Phase separation of multivalent protein and RNA molecules enables cells the formation of reversible nonstoichiometric, membraneless assemblies. These assemblies, referred to as biomolecular condensates, help with the spatial organization and compartmentalization of cellular matter. Each biomolecular condensate is defined by a distinct macromolecular composition. Distinct condensates have distinct preferential locations within cells, and they are associated with distinct biological functions, including DNA replication, RNA metabolism, signal transduction, synaptic transmission, and stress response. Several proteins found in biomolecular condensates have also been implicated in disease, including Huntington's disease, amyotrophic lateral sclerosis, and several types of cancer. Disease-associated mutations in these proteins have been found to affect the material properties of condensates as well as the driving forces for phase separation. Understanding the intrinsic and extrinsic forces driving the formation and dissolution of biomolecular condensates via spontaneous and driven phase separation is an important step in understanding the processes associated with biological regulation in health and disease.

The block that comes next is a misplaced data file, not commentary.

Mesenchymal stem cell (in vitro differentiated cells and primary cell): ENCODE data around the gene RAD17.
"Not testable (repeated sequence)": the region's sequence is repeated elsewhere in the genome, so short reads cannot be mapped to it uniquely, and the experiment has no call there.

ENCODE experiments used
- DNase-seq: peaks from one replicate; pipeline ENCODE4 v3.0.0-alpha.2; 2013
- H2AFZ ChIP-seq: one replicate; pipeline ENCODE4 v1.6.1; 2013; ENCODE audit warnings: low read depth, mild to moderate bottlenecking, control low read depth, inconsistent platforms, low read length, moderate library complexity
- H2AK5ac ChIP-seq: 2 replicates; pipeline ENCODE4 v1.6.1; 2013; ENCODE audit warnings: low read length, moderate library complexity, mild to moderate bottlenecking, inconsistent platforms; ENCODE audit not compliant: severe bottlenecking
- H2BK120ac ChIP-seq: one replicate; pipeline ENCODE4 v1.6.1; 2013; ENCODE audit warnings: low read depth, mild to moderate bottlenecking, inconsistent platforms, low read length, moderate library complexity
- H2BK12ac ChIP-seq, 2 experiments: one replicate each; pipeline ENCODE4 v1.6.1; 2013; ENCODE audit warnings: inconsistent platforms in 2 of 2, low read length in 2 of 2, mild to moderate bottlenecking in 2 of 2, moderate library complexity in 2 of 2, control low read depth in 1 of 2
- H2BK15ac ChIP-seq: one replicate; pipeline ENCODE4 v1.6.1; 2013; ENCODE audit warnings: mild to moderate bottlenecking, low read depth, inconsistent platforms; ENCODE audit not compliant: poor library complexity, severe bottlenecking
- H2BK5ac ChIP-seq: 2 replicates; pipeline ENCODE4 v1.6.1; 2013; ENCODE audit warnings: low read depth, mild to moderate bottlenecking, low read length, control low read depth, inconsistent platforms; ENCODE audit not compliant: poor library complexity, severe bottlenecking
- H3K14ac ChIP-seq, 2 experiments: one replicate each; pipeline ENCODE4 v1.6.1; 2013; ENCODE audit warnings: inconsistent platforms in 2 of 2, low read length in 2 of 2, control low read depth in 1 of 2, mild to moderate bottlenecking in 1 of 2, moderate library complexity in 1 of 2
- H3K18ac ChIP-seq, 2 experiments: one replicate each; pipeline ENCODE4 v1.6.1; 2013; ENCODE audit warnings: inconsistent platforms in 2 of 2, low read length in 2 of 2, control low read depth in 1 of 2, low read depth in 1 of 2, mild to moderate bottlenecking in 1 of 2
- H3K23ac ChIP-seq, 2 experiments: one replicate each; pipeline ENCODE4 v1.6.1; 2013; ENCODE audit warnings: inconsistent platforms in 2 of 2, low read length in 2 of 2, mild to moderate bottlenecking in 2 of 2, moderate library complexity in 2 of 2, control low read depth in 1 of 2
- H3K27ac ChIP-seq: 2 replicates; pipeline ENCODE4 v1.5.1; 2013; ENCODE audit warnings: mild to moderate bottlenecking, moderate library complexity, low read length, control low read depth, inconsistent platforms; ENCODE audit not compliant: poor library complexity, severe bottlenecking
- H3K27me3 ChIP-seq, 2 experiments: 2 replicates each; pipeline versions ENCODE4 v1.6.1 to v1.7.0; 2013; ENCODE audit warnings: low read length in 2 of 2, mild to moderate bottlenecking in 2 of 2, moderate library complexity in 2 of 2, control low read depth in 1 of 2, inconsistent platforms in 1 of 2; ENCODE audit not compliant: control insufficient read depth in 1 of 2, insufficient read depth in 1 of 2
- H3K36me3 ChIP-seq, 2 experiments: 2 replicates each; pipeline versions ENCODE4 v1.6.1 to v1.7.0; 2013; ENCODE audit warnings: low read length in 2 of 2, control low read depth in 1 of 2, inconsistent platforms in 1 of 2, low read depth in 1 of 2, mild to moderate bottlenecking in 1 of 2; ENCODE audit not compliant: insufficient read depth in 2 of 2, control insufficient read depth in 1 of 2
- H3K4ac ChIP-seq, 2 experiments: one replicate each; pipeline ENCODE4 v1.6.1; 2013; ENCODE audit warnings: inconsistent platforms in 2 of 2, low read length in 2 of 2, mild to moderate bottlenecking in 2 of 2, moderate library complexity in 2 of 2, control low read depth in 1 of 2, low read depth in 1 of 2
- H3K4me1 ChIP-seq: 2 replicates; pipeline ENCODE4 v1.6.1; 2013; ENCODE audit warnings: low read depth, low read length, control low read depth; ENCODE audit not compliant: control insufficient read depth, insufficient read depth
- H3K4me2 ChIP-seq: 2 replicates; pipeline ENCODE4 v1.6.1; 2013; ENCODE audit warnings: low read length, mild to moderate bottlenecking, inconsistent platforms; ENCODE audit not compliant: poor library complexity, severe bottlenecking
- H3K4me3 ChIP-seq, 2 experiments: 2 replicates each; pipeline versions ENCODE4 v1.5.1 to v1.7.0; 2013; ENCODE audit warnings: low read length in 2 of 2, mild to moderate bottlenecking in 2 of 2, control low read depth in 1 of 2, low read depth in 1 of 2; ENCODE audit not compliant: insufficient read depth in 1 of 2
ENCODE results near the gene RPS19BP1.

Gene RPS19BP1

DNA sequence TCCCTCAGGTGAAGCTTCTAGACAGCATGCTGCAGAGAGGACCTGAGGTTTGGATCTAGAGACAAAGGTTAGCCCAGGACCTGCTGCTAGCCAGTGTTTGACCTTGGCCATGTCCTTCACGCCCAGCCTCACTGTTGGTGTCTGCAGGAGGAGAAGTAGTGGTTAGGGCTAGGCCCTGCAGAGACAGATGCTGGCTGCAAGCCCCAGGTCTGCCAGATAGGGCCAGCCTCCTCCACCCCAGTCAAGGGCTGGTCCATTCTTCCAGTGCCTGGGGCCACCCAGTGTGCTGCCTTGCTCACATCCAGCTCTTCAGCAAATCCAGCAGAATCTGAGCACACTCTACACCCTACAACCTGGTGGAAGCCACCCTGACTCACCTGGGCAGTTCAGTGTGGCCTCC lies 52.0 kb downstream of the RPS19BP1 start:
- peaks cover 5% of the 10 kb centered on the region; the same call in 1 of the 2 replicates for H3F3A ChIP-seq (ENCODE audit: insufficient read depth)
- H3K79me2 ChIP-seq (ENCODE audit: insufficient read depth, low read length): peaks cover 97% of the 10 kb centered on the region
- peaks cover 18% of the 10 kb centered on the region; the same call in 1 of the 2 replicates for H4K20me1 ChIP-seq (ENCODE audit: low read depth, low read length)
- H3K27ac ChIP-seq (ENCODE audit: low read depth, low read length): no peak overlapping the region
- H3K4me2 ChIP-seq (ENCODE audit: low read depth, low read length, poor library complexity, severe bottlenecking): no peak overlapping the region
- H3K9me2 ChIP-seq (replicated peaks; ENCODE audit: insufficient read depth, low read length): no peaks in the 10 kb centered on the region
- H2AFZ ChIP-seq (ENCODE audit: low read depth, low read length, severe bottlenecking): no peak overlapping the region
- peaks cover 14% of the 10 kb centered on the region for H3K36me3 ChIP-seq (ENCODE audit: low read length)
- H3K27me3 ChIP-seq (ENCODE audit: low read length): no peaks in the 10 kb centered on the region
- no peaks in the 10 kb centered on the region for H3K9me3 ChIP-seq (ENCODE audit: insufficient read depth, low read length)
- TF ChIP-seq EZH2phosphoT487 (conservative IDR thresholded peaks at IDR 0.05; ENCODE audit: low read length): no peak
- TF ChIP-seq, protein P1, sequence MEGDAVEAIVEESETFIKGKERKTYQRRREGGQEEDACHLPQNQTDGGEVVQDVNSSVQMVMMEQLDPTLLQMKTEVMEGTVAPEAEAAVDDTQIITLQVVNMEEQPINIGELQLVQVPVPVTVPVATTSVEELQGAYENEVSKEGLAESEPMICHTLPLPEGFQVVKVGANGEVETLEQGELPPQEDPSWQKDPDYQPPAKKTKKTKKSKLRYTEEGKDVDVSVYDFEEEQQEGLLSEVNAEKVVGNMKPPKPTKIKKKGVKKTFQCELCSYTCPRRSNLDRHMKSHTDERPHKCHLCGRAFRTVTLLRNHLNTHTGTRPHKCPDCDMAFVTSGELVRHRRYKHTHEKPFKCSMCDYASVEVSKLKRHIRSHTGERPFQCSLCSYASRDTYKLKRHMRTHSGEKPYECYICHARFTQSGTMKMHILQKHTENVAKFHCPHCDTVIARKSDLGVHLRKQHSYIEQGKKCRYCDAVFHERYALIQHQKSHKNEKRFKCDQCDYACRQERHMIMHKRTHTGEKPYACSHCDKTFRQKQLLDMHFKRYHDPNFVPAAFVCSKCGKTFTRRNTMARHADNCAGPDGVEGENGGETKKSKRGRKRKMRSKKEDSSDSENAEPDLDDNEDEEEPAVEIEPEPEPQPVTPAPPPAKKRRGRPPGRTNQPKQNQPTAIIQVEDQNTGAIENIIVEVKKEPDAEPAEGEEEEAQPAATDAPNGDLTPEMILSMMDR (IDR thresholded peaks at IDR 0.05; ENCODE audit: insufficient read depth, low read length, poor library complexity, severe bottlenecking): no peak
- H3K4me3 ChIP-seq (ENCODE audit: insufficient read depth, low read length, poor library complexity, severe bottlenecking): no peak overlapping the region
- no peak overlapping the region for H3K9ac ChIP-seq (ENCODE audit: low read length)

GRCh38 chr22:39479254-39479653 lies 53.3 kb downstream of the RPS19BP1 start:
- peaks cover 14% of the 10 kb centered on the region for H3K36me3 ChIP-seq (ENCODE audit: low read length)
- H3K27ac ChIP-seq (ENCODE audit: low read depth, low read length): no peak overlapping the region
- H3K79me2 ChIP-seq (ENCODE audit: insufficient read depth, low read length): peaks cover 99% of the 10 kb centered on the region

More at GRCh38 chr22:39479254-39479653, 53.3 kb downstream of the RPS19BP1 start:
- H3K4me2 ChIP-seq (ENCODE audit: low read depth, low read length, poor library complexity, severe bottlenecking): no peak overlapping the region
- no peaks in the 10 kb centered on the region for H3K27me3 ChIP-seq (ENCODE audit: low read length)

Keywords: biomolecular condensates; granules; membraneless organelles; phase diagram; phase separation; protein disorder.
© 2019 New York Academy of Sciences.